8 Things You Should Know to Choose Your Perfect China Trip
China is a country rich in culture, history and natural beauty — and thanks to government investments in the tourism industry, it’s easier than ever for Canadians to pay a visit. Tour companies offer a multitude of trips, often at surprisingly reasonable prices. With so many package tours available, the challenge is figuring out which one is right for you. To help, here’s our inside account of eight things you should know about the components — from add-ons to itineraries to activities — that make up popular trips to China.
1) Expect Some Cultural Activities
Outings to jade workshops, silk embroidery factories or tea plantations let you immerse yourself in China’s rich cultural traditions — and help you find locally crafted treasures to bring home. The excursions are intended to help support these traditional industries, which means there will always be an opportunity (though not an obligation) to buy what you see.
Put frankly, this is part of the trade-off for the remarkably low price of many China package tours. The government of China subsidizes the cost, with the understanding that tours will include a certain number of cultural excursions and shopping opportunities. (They’re typically spelled out in the itineraries.) Some visitors tell Travelzoo that they love the greater understanding of China gained through these outings. Still, if the idea (and the shopping) doesn’t appeal to you, we suggest looking beyond the lowest-priced, shortest itineraries, where these excursions will take up a bigger proportion of the schedule.
2) Budget for Some Add-Ons
Just as airlines keep fares down by charging for extras like checked bags, many tour companies let their companies decide whether to pay more for additional experiences. For example, a nine-night trip from WeChina Vacations offers optional evening events — like a Chinese acrobatic show or a large-scale musical — that theatre-lovers can attend for about $50 per ticket. Not a fan? Save your money for a different add-on, like a Peking duck banquet, a nighttime river cruise or a meal with a local family — or keep costs low and just explore on your own.
3) Read Itineraries Carefully
Most tours will stop in Beijing (home to the Summer Palace, pictured), Shanghai, Suzhou, Hangzhou and Wuxi. (One of our favourite packages from Nexus Holidays includes visits to each of these cities, with flights and tours.) Beyond that, though, the destinations of individual trips can vary dramatically. Some itineraries look similar but make different stops within a particular region. If you are interested in seeing specific sites, review itineraries carefully to find one that matches your interests.
4) Look Into Longer Trips or Extensions
Some of China’s top tourist draws — such as the terra-cotta army discovered in 1974 — may not be part of a basic tour itinerary. For example, to see the impressive collection of 8,000 sculptures (built to protect China’s first emperor, Qin Shi Huang), you’ll have to go to Xi’an, a city about 1,000 kilometres southwest of Beijing. Want to go? Look for a longer trip that includes time in Xi’an, like this nine-night trip from Compass Holidays. Alternatively, many companies offer a range of extensions so you can add must-see sights and additional days to the trip of your choice. Be sure to consider the cost of different options when making your final decision. More expensive packages with a robust itinerary could end up being less expensive than a budget trip with optional extensions.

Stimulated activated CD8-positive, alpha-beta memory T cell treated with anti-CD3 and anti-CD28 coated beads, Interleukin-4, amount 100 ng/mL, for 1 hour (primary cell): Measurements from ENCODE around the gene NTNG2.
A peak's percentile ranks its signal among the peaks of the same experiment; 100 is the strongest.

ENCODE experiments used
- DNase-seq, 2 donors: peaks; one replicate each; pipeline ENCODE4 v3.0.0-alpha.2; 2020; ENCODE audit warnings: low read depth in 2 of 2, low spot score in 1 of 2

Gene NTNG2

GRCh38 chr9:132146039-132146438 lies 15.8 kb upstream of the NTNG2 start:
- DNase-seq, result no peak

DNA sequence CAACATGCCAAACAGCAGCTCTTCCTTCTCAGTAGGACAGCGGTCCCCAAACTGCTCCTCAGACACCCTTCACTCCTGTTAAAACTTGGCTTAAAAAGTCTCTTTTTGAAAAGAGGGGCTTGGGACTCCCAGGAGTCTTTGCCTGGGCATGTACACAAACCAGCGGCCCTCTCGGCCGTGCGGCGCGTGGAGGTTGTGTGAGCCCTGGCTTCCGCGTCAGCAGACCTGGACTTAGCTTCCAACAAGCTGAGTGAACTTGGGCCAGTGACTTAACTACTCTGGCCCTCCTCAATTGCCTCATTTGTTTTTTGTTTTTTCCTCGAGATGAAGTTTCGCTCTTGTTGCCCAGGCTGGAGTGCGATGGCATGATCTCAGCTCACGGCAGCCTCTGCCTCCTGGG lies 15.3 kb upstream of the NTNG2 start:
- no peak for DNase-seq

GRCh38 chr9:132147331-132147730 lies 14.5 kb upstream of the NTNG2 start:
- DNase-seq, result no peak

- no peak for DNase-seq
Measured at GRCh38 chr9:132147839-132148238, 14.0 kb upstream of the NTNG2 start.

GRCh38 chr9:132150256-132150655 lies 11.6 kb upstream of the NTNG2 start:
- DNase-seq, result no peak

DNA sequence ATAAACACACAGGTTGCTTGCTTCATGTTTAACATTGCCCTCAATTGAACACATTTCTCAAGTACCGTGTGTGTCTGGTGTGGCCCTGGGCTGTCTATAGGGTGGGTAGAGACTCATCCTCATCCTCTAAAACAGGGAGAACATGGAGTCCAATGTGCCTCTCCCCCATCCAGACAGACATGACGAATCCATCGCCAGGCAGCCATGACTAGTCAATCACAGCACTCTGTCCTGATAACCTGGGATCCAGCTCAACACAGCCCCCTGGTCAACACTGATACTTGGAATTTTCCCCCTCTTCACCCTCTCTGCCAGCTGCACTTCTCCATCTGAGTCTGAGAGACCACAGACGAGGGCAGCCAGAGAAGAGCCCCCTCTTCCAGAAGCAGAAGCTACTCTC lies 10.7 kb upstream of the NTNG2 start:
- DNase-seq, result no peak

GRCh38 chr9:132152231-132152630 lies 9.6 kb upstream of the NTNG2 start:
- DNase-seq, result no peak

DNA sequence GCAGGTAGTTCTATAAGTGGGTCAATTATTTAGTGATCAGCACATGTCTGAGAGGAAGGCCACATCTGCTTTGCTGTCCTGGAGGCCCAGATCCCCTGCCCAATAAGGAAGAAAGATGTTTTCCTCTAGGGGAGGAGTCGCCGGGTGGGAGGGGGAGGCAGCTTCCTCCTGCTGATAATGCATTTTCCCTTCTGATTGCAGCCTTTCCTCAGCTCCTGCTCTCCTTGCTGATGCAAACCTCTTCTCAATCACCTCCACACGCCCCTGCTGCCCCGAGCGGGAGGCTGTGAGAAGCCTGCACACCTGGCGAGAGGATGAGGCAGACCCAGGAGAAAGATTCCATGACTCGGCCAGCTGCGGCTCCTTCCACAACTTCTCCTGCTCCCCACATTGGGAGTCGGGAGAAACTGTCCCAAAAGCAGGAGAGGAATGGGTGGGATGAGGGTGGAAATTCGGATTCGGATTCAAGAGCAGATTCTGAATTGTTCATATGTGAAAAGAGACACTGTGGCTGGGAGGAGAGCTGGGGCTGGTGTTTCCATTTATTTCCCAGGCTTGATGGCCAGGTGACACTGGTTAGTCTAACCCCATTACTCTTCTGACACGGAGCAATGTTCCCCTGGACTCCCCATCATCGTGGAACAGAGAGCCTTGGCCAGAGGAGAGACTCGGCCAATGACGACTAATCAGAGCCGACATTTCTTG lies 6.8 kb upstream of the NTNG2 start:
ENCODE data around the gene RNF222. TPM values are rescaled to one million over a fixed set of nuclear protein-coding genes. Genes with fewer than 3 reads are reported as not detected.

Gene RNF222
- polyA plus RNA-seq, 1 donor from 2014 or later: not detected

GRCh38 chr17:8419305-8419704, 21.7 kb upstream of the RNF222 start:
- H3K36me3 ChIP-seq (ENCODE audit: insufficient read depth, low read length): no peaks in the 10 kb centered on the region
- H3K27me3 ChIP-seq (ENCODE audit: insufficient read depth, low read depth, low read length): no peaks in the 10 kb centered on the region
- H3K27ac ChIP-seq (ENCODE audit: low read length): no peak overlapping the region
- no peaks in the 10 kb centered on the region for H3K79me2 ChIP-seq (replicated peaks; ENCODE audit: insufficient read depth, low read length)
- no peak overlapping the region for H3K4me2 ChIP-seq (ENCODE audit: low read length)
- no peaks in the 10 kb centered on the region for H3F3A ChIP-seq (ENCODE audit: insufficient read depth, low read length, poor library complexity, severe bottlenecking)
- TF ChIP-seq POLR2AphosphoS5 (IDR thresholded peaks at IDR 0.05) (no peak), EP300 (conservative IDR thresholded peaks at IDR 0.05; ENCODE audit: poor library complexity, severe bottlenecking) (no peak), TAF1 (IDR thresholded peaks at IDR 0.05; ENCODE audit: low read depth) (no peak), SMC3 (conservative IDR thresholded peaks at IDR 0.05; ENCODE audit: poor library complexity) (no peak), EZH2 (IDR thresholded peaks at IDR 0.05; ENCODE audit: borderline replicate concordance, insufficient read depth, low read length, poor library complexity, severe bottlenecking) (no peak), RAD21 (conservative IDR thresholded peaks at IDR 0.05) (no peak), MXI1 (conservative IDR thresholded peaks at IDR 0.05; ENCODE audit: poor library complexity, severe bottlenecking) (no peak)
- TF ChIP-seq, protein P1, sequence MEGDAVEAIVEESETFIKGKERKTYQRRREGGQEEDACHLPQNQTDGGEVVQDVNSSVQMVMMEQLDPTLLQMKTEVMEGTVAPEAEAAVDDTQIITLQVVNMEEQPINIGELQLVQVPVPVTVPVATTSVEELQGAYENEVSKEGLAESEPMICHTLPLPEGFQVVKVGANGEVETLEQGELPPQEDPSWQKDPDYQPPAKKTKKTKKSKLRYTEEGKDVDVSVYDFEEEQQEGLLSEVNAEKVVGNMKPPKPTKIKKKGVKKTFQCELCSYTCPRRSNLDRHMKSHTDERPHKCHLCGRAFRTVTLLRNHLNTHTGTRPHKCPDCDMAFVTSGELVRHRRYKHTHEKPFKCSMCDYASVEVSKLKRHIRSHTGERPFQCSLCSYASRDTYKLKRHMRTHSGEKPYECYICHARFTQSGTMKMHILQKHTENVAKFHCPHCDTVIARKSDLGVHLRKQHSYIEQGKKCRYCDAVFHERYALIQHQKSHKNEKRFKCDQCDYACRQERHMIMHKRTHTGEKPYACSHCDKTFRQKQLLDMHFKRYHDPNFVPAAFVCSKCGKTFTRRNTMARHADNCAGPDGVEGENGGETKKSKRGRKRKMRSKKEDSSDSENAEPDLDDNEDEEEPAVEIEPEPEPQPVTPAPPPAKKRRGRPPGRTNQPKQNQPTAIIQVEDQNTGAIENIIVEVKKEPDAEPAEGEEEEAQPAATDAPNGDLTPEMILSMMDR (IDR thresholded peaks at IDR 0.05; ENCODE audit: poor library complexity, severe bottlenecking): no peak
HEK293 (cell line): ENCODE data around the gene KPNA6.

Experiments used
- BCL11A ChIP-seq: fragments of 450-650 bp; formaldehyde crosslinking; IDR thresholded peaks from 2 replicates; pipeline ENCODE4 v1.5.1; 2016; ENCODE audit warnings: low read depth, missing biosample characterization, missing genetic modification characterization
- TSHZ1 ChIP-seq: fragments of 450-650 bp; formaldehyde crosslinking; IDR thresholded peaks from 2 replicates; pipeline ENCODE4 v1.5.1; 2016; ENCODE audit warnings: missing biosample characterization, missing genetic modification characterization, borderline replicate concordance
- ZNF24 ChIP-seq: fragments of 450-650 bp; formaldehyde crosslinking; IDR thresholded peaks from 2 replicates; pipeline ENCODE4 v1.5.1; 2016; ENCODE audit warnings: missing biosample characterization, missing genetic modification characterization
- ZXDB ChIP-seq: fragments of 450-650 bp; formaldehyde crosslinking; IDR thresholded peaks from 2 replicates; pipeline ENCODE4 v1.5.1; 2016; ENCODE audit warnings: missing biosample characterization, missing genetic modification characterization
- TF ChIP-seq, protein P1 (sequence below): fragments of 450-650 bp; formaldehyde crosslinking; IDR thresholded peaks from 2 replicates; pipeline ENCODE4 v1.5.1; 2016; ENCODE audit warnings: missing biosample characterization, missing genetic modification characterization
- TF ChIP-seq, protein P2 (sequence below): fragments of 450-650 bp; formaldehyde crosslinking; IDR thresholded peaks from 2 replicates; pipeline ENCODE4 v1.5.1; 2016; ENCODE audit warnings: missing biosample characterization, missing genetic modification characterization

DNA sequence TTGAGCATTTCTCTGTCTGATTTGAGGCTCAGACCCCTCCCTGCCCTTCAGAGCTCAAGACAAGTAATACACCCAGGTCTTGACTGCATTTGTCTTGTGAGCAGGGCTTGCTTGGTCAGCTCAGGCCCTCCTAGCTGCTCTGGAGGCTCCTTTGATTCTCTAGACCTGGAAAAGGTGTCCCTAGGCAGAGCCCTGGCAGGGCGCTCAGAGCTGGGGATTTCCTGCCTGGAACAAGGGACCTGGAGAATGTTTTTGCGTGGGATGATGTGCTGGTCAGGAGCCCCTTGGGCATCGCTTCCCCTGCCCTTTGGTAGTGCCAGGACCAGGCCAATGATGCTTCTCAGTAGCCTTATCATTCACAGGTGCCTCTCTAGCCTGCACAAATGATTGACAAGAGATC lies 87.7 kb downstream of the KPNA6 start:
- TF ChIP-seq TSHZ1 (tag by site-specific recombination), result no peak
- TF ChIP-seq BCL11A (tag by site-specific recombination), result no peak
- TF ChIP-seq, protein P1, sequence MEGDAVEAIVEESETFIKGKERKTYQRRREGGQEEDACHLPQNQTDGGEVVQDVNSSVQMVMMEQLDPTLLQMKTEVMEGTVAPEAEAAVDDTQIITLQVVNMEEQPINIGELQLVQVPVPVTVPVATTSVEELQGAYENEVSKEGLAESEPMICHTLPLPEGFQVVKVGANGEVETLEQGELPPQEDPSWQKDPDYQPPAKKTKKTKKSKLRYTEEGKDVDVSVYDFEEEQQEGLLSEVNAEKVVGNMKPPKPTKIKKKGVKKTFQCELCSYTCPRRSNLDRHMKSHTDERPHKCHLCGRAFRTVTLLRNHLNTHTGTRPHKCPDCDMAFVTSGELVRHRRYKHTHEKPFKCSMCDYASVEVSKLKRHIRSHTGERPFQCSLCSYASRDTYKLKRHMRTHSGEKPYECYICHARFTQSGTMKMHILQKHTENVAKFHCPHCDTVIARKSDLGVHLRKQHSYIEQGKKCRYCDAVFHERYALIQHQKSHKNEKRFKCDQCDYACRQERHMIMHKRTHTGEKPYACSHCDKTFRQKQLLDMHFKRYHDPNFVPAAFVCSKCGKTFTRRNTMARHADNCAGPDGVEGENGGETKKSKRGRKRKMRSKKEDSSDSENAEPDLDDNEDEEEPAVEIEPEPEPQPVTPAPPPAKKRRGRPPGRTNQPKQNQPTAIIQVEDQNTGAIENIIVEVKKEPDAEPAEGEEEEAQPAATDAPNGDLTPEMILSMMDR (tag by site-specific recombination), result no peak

5) Understand Hotel Locations
Even if you’re spending multiple days in a particular city (like Shanghai, pictured) chances are you won’t be staying downtown. Most tour companies choose high-quality hotels on the city’s outskirts so tour buses can get you in and out of the area quickly, without wasting hours in the gridlock that afflicts city centres.
6) Consider a Cruise on the Yangtze River
Only the Amazon and the Nile are longer than the 6,300-kilometre Yangtze River, which runs through central China from the Qinghai-Tibet Plateau to the East China Sea and the Yellow Sea. Multi-day river cruises are included in certain trips and available as add-ons for others. A typical three-night cruise might start in Chongqing and head to Yichang Pier or Shanghai, taking in the stunning stretch of water that includes the Three Gorges and the Three Gorges Dam, the world’s largest hydroelectricity project. Sinorama Holidays offers an extensive 13-night package that includes top inland tourist spots plus a Yangtze River cruise.
7) Take Your Preferred Pace into Account
Some of us love to be on the go every minute; others prefer a more leisurely pace. Knowing where you fall on the spectrum will help you choose the right trip. This is another case where reviewing itineraries carefully will pay off, as most companies offer detailed accounts of each day’s schedule. Hitting China’s highlights in just over a week means packing a lot of sightseeing (and travel time) into each day. A more leisurely trip of two weeks or more will allow for free time to rest or explore at your own pace.
8) Look at Multi-Country Options
China can be an ideal jumping-off point to see more of East Asia; after all, you’ve already travelled to the other side of the world. Make a plan of your own or take advantage of the multi-country offers prepared by tour companies. For example, see Japan by sea before exploring China with a two-week cruise-and-stay package from SuperChina Holidays. You’ll have even more memories to share when you return to Canada.
Sponsored by: Compass Holidays, Nexus Holidays, Sinorama Holidays, SuperChina Holidays and WeChina Vacations. Click any of the links above for more information about the deals offered by our partners or you can search Travelzoo.ca for all available China packages.